Cross-dressing in literature

From Wikipedia, the free encyclopedia
Jump to: navigation, search

"The current popularity of cross-dressing as a theme in art and
criticism represents, I think, an undertheorized recognition of the
necessary critique of binary thinking, whether particularized as
male and female, black and white, yes and no, Republican and
Democrat, self and other, or in any other way."
Marjorie Garber, 1991[1]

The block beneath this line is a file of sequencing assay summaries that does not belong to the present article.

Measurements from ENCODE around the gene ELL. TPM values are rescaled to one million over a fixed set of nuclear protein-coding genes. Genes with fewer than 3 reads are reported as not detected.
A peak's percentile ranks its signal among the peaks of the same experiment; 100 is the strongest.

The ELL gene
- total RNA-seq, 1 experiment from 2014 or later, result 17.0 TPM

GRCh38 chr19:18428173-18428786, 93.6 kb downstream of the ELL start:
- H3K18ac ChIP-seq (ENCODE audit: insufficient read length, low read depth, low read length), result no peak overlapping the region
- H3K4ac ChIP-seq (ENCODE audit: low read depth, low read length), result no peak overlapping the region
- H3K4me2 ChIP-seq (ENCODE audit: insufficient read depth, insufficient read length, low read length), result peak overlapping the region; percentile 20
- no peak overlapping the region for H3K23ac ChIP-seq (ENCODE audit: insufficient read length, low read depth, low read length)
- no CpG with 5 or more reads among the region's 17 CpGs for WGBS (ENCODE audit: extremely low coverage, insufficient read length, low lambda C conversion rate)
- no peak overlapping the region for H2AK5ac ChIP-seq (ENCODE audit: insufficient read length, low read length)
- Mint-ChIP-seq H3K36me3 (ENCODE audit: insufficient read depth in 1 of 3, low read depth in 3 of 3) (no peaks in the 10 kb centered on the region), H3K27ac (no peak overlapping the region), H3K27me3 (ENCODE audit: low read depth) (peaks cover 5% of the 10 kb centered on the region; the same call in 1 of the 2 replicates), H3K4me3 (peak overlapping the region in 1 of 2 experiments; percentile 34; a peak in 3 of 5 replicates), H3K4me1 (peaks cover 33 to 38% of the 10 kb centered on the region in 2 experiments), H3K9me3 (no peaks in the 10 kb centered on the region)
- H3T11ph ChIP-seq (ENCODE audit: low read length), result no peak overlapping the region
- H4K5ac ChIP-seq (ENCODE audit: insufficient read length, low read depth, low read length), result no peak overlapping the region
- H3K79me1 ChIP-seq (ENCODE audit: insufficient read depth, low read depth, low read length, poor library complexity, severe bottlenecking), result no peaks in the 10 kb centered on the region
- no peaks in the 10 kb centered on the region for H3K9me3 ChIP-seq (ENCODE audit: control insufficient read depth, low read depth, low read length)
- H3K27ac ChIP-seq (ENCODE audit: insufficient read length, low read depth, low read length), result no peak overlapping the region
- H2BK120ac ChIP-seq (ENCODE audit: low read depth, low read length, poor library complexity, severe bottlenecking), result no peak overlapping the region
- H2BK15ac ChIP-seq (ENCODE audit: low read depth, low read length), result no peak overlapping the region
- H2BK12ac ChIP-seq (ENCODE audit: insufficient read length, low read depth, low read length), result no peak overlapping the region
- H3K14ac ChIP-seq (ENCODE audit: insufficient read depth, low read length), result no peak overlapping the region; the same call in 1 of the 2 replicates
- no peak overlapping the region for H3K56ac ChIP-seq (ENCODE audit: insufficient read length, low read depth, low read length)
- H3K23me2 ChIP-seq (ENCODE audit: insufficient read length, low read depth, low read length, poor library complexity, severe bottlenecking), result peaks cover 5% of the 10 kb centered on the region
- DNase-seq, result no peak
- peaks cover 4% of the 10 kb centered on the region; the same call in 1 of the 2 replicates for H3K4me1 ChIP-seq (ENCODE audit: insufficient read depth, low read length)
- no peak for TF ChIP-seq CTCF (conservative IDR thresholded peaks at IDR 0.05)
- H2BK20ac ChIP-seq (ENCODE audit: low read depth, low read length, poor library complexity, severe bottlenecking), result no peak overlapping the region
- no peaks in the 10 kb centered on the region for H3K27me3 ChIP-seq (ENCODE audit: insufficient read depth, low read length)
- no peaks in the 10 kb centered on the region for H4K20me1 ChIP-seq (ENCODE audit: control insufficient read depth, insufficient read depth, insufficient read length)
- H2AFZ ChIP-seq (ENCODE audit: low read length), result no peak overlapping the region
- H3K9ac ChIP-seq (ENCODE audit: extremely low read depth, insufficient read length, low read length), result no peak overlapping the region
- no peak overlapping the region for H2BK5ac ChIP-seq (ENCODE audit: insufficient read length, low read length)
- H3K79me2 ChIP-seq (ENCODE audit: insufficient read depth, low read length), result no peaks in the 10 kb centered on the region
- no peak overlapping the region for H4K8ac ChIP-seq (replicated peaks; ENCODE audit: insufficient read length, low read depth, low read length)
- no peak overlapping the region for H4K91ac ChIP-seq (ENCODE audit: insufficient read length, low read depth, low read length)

Mr Rochester disguised as a Gypsy woman sitting at the fireplace. Illustration by F. H. Townsend in the second edition of Charlotte Brontë's 1847 novel Jane Eyre.

Cross-dressing in literature has been studied by many literary and cultural critics.[1]

As a theme[edit]

As a minor plot element[edit]

See also[edit]


  1. ^ a b "from Vested Interests: Cross-dressing & Cultural Anxiety (1991)", Marjorie Garber, 1991. Retrieved 21 September 2011.